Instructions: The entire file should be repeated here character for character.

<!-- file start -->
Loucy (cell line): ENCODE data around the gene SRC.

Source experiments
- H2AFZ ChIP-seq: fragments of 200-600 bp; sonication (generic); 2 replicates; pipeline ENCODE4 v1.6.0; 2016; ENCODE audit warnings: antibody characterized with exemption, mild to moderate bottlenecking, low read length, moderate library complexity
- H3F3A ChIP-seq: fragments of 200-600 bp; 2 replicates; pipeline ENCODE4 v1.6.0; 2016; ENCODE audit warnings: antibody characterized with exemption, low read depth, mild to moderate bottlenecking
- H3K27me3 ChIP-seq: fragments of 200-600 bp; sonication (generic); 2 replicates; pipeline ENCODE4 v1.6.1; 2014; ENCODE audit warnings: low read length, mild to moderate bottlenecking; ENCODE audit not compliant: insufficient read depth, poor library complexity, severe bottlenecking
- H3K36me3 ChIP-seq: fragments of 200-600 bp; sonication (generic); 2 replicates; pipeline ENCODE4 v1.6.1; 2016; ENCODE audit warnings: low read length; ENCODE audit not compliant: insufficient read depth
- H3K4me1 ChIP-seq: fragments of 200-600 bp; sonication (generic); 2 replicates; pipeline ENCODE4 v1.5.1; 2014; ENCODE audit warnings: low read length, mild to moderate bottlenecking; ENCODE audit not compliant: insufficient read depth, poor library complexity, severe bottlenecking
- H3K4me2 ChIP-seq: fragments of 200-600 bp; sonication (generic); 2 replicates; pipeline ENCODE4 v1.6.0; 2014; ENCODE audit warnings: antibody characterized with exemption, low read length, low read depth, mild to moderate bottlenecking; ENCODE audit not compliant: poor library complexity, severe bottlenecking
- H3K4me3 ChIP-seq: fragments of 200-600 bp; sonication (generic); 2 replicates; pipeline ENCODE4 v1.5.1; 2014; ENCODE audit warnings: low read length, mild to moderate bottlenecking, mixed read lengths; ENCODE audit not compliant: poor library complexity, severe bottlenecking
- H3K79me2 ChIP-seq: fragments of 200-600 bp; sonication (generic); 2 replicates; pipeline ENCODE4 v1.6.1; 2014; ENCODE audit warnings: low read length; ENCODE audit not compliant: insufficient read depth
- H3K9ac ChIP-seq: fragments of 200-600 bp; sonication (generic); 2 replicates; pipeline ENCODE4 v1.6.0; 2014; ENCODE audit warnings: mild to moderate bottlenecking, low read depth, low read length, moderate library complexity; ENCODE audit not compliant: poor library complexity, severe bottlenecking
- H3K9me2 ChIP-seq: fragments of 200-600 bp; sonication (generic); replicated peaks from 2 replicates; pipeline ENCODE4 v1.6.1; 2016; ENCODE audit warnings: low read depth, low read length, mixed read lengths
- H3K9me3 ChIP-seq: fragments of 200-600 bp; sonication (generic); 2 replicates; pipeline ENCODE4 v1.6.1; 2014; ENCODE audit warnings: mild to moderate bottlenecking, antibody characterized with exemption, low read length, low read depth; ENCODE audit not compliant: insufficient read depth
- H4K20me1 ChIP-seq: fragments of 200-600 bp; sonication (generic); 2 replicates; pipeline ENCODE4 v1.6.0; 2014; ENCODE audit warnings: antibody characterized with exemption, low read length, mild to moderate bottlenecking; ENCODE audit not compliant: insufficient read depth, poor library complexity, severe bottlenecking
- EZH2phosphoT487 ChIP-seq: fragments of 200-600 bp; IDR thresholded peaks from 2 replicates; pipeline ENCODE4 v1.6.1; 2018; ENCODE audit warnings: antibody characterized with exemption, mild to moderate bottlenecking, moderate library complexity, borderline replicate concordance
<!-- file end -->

Loucy (cell line): ENCODE data around the gene SRC.

Source experiments
- H2AFZ ChIP-seq: fragments of 200-600 bp; sonication (generic); 2 replicates; pipeline ENCODE4 v1.6.0; 2016; ENCODE audit warnings: antibody characterized with exemption, mild to moderate bottlenecking, low read length, moderate library complexity
- H3F3A ChIP-seq: fragments of 200-600 bp; 2 replicates; pipeline ENCODE4 v1.6.0; 2016; ENCODE audit warnings: antibody characterized with exemption, low read depth, mild to moderate bottlenecking
- H3K27me3 ChIP-seq: fragments of 200-600 bp; sonication (generic); 2 replicates; pipeline ENCODE4 v1.6.1; 2014; ENCODE audit warnings: low read length, mild to moderate bottlenecking; ENCODE audit not compliant: insufficient read depth, poor library complexity, severe bottlenecking
- H3K36me3 ChIP-seq: fragments of 200-600 bp; sonication (generic); 2 replicates; pipeline ENCODE4 v1.6.1; 2016; ENCODE audit warnings: low read length; ENCODE audit not compliant: insufficient read depth
- H3K4me1 ChIP-seq: fragments of 200-600 bp; sonication (generic); 2 replicates; pipeline ENCODE4 v1.5.1; 2014; ENCODE audit warnings: low read length, mild to moderate bottlenecking; ENCODE audit not compliant: insufficient read depth, poor library complexity, severe bottlenecking
- H3K4me2 ChIP-seq: fragments of 200-600 bp; sonication (generic); 2 replicates; pipeline ENCODE4 v1.6.0; 2014; ENCODE audit warnings: antibody characterized with exemption, low read length, low read depth, mild to moderate bottlenecking; ENCODE audit not compliant: poor library complexity, severe bottlenecking
- H3K4me3 ChIP-seq: fragments of 200-600 bp; sonication (generic); 2 replicates; pipeline ENCODE4 v1.5.1; 2014; ENCODE audit warnings: low read length, mild to moderate bottlenecking, mixed read lengths; ENCODE audit not compliant: poor library complexity, severe bottlenecking
- H3K79me2 ChIP-seq: fragments of 200-600 bp; sonication (generic); 2 replicates; pipeline ENCODE4 v1.6.1; 2014; ENCODE audit warnings: low read length; ENCODE audit not compliant: insufficient read depth
- H3K9ac ChIP-seq: fragments of 200-600 bp; sonication (generic); 2 replicates; pipeline ENCODE4 v1.6.0; 2014; ENCODE audit warnings: mild to moderate bottlenecking, low read depth, low read length, moderate library complexity; ENCODE audit not compliant: poor library complexity, severe bottlenecking
- H3K9me2 ChIP-seq: fragments of 200-600 bp; sonication (generic); replicated peaks from 2 replicates; pipeline ENCODE4 v1.6.1; 2016; ENCODE audit warnings: low read depth, low read length, mixed read lengths
- H3K9me3 ChIP-seq: fragments of 200-600 bp; sonication (generic); 2 replicates; pipeline ENCODE4 v1.6.1; 2014; ENCODE audit warnings: mild to moderate bottlenecking, antibody characterized with exemption, low read length, low read depth; ENCODE audit not compliant: insufficient read depth
- H4K20me1 ChIP-seq: fragments of 200-600 bp; sonication (generic); 2 replicates; pipeline ENCODE4 v1.6.0; 2014; ENCODE audit warnings: antibody characterized with exemption, low read length, mild to moderate bottlenecking; ENCODE audit not compliant: insufficient read depth, poor library complexity, severe bottlenecking
- EZH2phosphoT487 ChIP-seq: fragments of 200-600 bp; IDR thresholded peaks from 2 replicates; pipeline ENCODE4 v1.6.1; 2018; ENCODE audit warnings: antibody characterized with exemption, mild to moderate bottlenecking, moderate library complexity, borderline replicate concordance